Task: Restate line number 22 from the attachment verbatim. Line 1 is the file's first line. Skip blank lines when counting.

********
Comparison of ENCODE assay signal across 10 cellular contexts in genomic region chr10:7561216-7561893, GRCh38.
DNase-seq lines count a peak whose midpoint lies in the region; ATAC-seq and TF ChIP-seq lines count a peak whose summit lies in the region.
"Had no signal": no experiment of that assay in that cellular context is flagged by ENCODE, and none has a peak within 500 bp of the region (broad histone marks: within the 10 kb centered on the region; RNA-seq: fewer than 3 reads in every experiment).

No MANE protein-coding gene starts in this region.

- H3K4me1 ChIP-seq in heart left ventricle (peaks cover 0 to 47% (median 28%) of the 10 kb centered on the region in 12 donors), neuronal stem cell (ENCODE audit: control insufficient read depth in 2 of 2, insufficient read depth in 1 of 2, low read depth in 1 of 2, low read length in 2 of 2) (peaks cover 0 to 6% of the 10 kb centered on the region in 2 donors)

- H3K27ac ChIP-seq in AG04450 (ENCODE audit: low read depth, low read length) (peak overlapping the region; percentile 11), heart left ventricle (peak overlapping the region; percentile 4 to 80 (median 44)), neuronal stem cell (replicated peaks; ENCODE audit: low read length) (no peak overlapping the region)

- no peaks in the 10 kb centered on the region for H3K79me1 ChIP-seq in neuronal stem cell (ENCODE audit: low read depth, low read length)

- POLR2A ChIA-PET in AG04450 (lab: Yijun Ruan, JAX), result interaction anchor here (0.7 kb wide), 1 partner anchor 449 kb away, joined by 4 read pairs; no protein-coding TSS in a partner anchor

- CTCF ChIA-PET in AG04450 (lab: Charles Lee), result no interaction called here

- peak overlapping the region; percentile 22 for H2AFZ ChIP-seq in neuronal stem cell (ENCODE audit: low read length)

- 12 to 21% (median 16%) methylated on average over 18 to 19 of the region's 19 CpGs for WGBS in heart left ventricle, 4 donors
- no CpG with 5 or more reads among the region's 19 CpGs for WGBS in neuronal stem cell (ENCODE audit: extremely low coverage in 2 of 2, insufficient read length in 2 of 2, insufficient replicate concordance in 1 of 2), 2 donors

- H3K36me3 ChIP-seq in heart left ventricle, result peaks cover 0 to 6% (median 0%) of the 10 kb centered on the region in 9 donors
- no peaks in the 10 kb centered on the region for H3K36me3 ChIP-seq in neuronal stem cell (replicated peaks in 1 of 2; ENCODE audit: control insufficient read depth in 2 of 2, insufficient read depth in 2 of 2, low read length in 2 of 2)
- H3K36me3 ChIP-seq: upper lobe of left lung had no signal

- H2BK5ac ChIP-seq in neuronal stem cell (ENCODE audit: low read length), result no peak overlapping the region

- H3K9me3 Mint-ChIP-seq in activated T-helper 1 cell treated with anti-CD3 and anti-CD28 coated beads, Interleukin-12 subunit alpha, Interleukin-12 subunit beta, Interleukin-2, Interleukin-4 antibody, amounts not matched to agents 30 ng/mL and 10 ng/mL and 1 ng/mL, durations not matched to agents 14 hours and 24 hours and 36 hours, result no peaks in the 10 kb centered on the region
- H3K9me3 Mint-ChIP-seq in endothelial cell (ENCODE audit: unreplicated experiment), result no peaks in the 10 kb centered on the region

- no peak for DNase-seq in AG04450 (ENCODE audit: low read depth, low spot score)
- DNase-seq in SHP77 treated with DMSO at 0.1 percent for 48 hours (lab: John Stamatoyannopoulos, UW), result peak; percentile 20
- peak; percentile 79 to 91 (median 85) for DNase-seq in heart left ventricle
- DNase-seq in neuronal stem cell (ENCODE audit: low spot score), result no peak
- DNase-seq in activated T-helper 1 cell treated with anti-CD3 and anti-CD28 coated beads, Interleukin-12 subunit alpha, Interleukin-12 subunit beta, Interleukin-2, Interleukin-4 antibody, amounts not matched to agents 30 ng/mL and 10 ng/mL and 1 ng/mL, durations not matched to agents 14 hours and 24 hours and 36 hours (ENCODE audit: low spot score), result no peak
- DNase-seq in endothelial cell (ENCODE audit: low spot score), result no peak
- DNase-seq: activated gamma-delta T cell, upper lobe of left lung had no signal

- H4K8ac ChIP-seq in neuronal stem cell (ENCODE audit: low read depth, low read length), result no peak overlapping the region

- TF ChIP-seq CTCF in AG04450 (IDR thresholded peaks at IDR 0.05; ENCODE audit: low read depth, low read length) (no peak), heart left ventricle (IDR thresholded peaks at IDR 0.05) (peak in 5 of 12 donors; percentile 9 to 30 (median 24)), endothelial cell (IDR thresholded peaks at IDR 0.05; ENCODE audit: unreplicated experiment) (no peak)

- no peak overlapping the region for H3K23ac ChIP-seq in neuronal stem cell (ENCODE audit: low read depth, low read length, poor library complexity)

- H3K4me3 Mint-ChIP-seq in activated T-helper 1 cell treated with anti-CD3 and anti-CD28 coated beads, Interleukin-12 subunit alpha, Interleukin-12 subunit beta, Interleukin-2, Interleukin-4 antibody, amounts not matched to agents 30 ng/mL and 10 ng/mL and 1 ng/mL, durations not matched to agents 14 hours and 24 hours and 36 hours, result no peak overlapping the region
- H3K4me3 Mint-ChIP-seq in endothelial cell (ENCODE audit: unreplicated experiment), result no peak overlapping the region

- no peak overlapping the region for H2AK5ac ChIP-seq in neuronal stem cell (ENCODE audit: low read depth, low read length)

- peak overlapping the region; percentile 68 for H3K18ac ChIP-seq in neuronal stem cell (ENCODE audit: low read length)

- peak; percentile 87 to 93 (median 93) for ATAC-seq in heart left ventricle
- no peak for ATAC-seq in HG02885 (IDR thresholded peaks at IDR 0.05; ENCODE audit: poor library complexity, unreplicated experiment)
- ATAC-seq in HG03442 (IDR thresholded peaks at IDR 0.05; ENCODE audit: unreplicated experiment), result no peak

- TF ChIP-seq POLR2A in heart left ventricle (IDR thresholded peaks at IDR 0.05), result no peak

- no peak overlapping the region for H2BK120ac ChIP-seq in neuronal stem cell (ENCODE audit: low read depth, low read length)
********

- DNase-seq in neuronal stem cell (ENCODE audit: low spot score), result no peak